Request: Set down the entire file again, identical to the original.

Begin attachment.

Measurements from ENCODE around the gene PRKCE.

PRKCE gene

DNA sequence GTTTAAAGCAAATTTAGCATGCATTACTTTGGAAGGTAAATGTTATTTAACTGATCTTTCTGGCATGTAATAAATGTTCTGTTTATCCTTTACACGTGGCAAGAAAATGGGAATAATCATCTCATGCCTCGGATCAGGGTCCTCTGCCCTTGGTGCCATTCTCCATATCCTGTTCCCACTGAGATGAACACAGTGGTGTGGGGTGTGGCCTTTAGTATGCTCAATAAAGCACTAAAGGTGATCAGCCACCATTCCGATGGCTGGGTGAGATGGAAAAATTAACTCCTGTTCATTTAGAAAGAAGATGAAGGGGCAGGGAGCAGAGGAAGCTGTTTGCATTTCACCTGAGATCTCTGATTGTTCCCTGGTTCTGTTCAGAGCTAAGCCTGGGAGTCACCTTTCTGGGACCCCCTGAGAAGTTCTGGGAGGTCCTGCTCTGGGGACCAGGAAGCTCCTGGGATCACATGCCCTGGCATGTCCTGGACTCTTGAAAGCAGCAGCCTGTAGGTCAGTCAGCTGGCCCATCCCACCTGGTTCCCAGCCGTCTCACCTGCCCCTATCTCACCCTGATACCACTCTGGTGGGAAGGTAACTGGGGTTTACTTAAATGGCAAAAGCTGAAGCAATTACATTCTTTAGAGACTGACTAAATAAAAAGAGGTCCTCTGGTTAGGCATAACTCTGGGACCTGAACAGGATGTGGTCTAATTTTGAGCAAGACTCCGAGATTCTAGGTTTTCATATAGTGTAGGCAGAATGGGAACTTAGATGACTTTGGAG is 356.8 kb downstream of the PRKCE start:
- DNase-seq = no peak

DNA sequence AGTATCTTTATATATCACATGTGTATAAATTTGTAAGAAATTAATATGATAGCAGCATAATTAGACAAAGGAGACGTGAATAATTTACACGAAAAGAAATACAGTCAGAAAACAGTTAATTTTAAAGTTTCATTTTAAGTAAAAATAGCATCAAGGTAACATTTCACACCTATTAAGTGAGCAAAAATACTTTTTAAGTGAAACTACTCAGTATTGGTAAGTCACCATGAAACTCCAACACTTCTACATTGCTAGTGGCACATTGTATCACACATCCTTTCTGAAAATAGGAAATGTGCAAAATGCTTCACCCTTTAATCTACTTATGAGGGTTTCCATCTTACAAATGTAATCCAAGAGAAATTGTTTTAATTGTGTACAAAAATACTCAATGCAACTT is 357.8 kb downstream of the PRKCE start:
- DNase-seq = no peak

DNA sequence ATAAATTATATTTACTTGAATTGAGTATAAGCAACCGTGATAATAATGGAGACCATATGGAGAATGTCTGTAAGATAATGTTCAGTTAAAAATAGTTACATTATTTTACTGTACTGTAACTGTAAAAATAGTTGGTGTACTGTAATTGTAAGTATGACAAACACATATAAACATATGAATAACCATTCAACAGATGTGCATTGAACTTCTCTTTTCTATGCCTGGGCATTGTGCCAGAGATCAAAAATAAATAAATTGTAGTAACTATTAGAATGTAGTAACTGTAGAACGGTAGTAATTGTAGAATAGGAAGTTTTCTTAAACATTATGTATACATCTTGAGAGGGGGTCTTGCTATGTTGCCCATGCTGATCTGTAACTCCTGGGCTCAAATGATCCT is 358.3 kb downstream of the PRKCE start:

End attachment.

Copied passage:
Measurements from ENCODE around the gene PRKCE.

PRKCE gene

DNA sequence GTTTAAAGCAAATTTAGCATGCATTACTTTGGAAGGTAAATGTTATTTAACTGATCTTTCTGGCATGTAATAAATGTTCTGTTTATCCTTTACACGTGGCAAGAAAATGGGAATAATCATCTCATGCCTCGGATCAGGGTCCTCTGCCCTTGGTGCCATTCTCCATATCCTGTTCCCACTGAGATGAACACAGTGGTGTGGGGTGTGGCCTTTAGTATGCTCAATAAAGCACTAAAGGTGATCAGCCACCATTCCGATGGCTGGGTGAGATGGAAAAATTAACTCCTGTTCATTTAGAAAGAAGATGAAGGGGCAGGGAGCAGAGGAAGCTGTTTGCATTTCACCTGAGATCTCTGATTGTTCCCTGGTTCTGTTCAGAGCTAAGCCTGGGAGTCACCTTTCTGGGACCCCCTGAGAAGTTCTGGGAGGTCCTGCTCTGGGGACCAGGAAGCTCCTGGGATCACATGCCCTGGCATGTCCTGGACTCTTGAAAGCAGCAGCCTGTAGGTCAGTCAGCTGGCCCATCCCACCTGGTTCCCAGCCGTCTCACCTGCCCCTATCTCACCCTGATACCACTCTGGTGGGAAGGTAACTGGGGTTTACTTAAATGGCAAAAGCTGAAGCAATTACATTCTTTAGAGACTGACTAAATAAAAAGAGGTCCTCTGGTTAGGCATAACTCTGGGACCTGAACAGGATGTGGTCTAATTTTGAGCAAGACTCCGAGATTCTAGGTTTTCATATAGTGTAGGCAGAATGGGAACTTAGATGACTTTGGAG is 356.8 kb downstream of the PRKCE start:
- DNase-seq = no peak

DNA sequence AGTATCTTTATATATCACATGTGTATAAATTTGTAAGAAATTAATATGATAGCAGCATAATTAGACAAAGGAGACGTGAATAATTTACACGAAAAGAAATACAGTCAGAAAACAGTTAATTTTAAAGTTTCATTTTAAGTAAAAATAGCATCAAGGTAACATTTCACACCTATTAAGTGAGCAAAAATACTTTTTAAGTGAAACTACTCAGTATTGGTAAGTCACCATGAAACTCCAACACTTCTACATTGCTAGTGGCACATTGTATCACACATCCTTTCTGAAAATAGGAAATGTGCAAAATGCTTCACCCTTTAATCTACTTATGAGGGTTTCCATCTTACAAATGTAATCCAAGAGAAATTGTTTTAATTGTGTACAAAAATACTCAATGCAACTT is 357.8 kb downstream of the PRKCE start:
- DNase-seq = no peak

DNA sequence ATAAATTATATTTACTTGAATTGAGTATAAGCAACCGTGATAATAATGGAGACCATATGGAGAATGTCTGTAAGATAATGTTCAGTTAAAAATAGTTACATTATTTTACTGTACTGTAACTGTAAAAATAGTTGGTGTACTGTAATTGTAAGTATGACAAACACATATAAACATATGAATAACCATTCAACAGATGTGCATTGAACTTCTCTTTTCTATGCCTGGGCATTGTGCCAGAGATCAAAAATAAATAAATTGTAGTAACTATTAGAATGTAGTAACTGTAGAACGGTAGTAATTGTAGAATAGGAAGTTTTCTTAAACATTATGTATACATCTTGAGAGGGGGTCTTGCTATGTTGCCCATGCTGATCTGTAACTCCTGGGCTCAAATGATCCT is 358.3 kb downstream of the PRKCE start: